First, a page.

Many SAP BI consultants would suggest that Web Intelligence (Webi) is one of SAP’s hottest reporting tools. I spent the last year using Webi 4.0 for the reporting needs of an international law firm, so I thought I’d share my views about the tool, its advantages and limitations.
Before going into detail, here’s some context. SAP Webi 4.0 was chosen because we were initially working with a broad range of rather vague requirements by the client. Webi was therefore ideal, as it can facilitate a broad range of reporting scenarios. However as the project went into detail, we started seeing the use of other reporting tools.
So, here are my key observations.
Ease of use
It’s a relatively simple tool so can quite easily be adopted by all user groups. From a technical perspective, SAP BI developers can easily combine measures and dimensions to build the desired reports. From a client perspective, it’s easy for business users to run a report based on selected criteria and then export it to a variety of formats (such as Excel or pdf). The client found it extremely easy to handle the tool, with minimum training.
SAP Webi 4.0 uses dimensions and measures from lower level data sources such as Universes and BEx Queries. In our project we used Universes. Generally, a Universe can bring together data from different data sources, such as SAP BW or other SQL-like databases, which means that the tool is suitable for reporting even on data from non-SAP systems. That was exactly our case, where the client used several industry-related data sources and not SAP BW.
Using SAP Data Services, we created the underlying data warehouse (EDW), on top of which we created our Universes, using SAP Information Design Tool. However, there was a risk here, as a lot of bespoke work took place both at EDW level and at the Universe level, to create a data model with the right data joins, transformations and hierarchies, something which would be far quicker and more efficient if Webi had been used on top of SAP BW data.
What the team had to do – in essence – was to replicate the way SAP had designed the BW structures and build it on top of third-party data sources. This required more time than a classic SAP BW-BI project would usually need; on the other hand it made the system more flexible for reporting and went beyond some standardised functionality of SAP BI on top of SAP BW, such as including cost allocations and integrating Finance with HR, something that would have required much more effort to accomplish with the rigid structures of SAP BW.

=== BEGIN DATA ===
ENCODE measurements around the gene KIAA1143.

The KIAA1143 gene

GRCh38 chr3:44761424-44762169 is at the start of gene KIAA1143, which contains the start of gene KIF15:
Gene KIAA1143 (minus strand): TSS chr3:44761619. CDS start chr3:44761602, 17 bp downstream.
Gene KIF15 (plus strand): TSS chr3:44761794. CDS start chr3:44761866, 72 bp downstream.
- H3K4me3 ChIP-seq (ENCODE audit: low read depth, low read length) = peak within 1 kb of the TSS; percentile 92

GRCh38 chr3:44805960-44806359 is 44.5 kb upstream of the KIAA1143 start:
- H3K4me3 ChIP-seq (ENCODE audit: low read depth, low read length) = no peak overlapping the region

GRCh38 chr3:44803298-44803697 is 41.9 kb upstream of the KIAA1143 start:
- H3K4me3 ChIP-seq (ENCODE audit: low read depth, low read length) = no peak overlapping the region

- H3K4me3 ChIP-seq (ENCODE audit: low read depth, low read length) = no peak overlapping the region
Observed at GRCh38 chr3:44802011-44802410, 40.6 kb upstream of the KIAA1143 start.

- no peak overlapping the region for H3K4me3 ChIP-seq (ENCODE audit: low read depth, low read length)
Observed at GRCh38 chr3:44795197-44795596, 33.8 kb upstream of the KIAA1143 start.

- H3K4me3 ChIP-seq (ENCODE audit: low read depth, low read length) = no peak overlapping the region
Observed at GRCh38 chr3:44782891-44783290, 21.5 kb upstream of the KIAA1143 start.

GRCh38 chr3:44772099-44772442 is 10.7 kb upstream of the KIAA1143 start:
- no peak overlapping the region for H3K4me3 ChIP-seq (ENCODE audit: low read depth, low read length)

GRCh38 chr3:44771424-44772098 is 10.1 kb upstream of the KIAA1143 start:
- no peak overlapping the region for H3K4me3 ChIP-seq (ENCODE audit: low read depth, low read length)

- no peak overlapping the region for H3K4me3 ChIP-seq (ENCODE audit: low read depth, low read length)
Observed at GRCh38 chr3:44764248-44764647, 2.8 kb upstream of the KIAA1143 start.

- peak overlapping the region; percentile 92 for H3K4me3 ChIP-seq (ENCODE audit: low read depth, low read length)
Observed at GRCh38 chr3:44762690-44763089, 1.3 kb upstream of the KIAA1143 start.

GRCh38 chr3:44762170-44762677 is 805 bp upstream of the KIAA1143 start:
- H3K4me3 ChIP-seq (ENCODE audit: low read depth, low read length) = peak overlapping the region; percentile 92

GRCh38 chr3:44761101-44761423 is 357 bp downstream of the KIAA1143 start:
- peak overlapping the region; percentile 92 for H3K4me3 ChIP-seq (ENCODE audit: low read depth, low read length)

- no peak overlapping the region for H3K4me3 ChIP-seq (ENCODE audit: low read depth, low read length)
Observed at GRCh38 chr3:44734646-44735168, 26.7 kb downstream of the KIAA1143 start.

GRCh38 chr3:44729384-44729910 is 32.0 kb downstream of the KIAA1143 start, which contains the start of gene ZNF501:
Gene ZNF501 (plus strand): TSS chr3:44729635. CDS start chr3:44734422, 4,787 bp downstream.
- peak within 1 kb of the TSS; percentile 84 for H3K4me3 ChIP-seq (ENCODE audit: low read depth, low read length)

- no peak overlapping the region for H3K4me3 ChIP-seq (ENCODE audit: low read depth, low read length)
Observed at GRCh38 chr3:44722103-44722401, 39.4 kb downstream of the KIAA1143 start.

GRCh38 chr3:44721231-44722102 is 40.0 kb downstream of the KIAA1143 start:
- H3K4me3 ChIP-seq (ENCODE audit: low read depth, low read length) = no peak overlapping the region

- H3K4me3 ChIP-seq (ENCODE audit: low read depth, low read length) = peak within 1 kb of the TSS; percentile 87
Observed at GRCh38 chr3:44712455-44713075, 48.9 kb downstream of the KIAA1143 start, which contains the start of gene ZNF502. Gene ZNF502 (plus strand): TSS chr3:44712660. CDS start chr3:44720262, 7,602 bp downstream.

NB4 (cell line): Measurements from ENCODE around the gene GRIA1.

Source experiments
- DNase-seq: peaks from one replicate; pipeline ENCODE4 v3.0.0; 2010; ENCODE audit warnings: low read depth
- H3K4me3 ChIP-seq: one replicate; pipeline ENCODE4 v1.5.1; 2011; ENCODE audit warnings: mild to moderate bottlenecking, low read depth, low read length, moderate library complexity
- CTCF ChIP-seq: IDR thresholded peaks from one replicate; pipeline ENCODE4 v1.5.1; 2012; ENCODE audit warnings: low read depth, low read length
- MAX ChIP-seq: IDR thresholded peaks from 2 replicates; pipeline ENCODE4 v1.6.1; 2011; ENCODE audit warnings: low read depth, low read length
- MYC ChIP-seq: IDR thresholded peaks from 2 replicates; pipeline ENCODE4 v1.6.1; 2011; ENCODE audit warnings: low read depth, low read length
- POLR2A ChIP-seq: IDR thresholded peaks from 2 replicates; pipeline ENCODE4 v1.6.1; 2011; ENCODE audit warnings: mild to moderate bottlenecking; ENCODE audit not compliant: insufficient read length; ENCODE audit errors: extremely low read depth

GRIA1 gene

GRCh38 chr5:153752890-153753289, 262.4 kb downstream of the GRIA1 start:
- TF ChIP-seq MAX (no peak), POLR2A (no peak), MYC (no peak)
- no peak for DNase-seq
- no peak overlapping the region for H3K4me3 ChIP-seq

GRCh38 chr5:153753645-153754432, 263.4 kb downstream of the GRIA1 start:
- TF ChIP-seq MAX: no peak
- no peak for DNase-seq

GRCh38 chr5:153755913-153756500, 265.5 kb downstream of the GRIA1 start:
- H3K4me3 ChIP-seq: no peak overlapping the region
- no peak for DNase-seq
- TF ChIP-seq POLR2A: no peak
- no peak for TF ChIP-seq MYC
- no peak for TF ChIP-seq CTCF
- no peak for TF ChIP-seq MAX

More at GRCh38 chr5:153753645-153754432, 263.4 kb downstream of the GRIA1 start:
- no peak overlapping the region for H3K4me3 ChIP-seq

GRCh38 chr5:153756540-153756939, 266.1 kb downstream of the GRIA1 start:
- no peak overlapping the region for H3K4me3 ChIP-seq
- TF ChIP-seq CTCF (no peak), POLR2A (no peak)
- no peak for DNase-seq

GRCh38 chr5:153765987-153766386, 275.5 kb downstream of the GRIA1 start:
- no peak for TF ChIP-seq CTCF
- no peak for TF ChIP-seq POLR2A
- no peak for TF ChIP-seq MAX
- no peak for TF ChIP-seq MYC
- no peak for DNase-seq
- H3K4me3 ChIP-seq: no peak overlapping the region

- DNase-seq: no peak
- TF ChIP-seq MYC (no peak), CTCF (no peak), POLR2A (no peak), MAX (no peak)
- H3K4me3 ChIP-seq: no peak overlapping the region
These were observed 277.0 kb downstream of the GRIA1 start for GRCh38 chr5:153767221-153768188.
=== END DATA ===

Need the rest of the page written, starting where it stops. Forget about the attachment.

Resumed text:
We had to create highly formatted reports using Webi. I have to say, Webi is not SAP’s best tool when it comes to creating formatted reports. There is a basic formatting that can be done – such as set a table’s colour or change the font size – however when a client needs highly formatted reports then SAP usually suggests alternative products such as Crystal Reports. Despite that, even with Webi’s simple formatting options, the team was able to replicate heavily formatted reports almost to the smallest detail as the mock-up, by coming up with creative ideas and heavily customising the reports. However, this required significant time and would probably have been easier if Crystal Reports had been selected as a reporting tool. Furthermore, the heavy customisation of the reports requires a lot more effort in supporting the reports after build. In any case, the end result proves that little – if anything - is impossible when it comes to formatting with Webi.
SAP Webi 4.0 introduced a lot of new graphic content in relation to the previous versions, such as bubble charts, heat map charts or tag cloud charts. This proved extremely useful, as the client required very specific and complex graphs to complement the reports. We did come across instances where Webi did not offer some graphs out of the box, however with a little bit of fine tuning we were able to design all the required graphs.
I believe that SAP Webi 4.0 is indeed a very strong reporting tool, relatively easy to use and with a lot of reporting capabilities. However, the efficiency of the tool always depends on the reporting requirements, as what may be your best friend on one occasion, might prove an enemy on a different occasion. Webi was somewhere in the middle in our project, as it proved very efficient for most of our reporting needs, but at times it required more time and effort to design elements of reports that other tools (e.g. SAP Crystal Reports for highly formatted reports or SAP BPC for financial reports) would do faster and more efficiently. But probably if another tool had been used, then we might have missed many of the advantages of Webi, such as the ease of use and adoption or its flexibility; therefore it’s all about the tool choice – what one gains and what one gives up. The hard part is to measure these consequences prior to any decision, and decide wisely. That said, the client’s feedback about the look and feel of the reports as well as the tool’s ease of use was positive, which proves my previous point that in the right hands Webi can accommodate almost any reporting requirement.